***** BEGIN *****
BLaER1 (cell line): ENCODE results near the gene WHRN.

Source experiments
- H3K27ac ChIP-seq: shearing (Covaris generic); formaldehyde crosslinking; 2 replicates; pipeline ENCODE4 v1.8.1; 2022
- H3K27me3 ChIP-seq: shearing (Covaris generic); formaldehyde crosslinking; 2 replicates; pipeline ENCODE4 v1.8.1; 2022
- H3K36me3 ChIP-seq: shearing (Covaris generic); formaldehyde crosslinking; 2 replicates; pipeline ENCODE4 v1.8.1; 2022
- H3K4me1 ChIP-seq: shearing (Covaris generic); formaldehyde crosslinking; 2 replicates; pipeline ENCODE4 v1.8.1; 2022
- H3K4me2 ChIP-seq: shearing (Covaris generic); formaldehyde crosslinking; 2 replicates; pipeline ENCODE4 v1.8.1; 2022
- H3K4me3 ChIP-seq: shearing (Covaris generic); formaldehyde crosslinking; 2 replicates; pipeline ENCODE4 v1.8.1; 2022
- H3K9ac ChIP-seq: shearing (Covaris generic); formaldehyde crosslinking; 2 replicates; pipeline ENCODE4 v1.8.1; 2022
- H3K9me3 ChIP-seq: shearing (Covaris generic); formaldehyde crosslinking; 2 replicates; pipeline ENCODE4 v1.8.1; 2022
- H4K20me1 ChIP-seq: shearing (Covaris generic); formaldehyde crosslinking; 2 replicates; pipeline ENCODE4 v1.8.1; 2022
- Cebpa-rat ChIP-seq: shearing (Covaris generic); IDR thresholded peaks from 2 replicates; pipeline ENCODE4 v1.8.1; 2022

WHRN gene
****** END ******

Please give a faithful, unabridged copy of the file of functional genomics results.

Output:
BLaER1 (cell line): ENCODE results near the gene WHRN.

Source experiments
- H3K27ac ChIP-seq: shearing (Covaris generic); formaldehyde crosslinking; 2 replicates; pipeline ENCODE4 v1.8.1; 2022
- H3K27me3 ChIP-seq: shearing (Covaris generic); formaldehyde crosslinking; 2 replicates; pipeline ENCODE4 v1.8.1; 2022
- H3K36me3 ChIP-seq: shearing (Covaris generic); formaldehyde crosslinking; 2 replicates; pipeline ENCODE4 v1.8.1; 2022
- H3K4me1 ChIP-seq: shearing (Covaris generic); formaldehyde crosslinking; 2 replicates; pipeline ENCODE4 v1.8.1; 2022
- H3K4me2 ChIP-seq: shearing (Covaris generic); formaldehyde crosslinking; 2 replicates; pipeline ENCODE4 v1.8.1; 2022
- H3K4me3 ChIP-seq: shearing (Covaris generic); formaldehyde crosslinking; 2 replicates; pipeline ENCODE4 v1.8.1; 2022
- H3K9ac ChIP-seq: shearing (Covaris generic); formaldehyde crosslinking; 2 replicates; pipeline ENCODE4 v1.8.1; 2022
- H3K9me3 ChIP-seq: shearing (Covaris generic); formaldehyde crosslinking; 2 replicates; pipeline ENCODE4 v1.8.1; 2022
- H4K20me1 ChIP-seq: shearing (Covaris generic); formaldehyde crosslinking; 2 replicates; pipeline ENCODE4 v1.8.1; 2022
- Cebpa-rat ChIP-seq: shearing (Covaris generic); IDR thresholded peaks from 2 replicates; pipeline ENCODE4 v1.8.1; 2022

WHRN gene